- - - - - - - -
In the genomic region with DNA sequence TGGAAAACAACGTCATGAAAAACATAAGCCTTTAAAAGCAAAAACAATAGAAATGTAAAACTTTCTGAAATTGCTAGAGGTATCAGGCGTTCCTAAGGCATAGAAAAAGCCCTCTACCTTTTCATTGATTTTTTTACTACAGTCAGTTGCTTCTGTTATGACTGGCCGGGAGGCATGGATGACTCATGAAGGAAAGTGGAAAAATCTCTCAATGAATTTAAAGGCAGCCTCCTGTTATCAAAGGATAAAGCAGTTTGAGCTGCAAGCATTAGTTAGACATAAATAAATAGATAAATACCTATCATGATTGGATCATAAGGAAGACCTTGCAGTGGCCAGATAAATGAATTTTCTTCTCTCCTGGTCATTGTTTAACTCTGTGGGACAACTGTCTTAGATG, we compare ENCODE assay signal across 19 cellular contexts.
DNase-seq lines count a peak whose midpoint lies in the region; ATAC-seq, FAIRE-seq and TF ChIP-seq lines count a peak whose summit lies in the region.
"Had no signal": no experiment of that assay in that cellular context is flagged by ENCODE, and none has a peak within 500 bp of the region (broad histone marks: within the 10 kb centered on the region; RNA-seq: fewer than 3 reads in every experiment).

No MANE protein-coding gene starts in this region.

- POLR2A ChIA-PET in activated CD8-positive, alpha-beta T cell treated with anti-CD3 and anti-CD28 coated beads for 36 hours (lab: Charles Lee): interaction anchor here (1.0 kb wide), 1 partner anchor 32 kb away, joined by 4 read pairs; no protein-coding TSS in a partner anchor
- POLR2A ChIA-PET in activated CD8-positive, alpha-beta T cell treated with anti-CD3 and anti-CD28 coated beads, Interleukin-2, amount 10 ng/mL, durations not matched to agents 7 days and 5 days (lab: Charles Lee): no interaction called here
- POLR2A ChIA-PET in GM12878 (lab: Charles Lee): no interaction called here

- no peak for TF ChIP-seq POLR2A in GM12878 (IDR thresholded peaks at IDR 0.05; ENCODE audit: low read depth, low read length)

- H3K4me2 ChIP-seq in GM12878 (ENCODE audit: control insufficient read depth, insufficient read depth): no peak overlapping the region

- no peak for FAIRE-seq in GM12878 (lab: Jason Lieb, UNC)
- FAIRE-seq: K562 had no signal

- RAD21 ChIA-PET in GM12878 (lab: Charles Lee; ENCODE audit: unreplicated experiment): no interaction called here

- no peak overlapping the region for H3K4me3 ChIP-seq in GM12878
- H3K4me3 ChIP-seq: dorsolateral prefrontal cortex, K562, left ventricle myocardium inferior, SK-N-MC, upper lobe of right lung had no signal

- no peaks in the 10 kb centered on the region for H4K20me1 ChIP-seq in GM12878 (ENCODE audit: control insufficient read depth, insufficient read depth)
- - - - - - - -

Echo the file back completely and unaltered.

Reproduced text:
In the genomic region with DNA sequence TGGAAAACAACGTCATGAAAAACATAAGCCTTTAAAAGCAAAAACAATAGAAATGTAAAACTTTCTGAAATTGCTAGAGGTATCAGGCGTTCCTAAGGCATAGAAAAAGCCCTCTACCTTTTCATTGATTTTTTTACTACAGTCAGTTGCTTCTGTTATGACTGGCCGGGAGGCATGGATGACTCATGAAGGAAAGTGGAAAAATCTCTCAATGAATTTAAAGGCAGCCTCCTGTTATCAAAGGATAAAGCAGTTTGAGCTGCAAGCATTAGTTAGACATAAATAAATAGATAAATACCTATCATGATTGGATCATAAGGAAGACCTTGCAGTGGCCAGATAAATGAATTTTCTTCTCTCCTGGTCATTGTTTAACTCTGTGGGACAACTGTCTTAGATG, we compare ENCODE assay signal across 19 cellular contexts.
DNase-seq lines count a peak whose midpoint lies in the region; ATAC-seq, FAIRE-seq and TF ChIP-seq lines count a peak whose summit lies in the region.
"Had no signal": no experiment of that assay in that cellular context is flagged by ENCODE, and none has a peak within 500 bp of the region (broad histone marks: within the 10 kb centered on the region; RNA-seq: fewer than 3 reads in every experiment).

No MANE protein-coding gene starts in this region.

- POLR2A ChIA-PET in activated CD8-positive, alpha-beta T cell treated with anti-CD3 and anti-CD28 coated beads for 36 hours (lab: Charles Lee): interaction anchor here (1.0 kb wide), 1 partner anchor 32 kb away, joined by 4 read pairs; no protein-coding TSS in a partner anchor
- POLR2A ChIA-PET in activated CD8-positive, alpha-beta T cell treated with anti-CD3 and anti-CD28 coated beads, Interleukin-2, amount 10 ng/mL, durations not matched to agents 7 days and 5 days (lab: Charles Lee): no interaction called here
- POLR2A ChIA-PET in GM12878 (lab: Charles Lee): no interaction called here

- no peak for TF ChIP-seq POLR2A in GM12878 (IDR thresholded peaks at IDR 0.05; ENCODE audit: low read depth, low read length)

- H3K4me2 ChIP-seq in GM12878 (ENCODE audit: control insufficient read depth, insufficient read depth): no peak overlapping the region

- no peak for FAIRE-seq in GM12878 (lab: Jason Lieb, UNC)
- FAIRE-seq: K562 had no signal

- RAD21 ChIA-PET in GM12878 (lab: Charles Lee; ENCODE audit: unreplicated experiment): no interaction called here

- no peak overlapping the region for H3K4me3 ChIP-seq in GM12878
- H3K4me3 ChIP-seq: dorsolateral prefrontal cortex, K562, left ventricle myocardium inferior, SK-N-MC, upper lobe of right lung had no signal

- no peaks in the 10 kb centered on the region for H4K20me1 ChIP-seq in GM12878 (ENCODE audit: control insufficient read depth, insufficient read depth)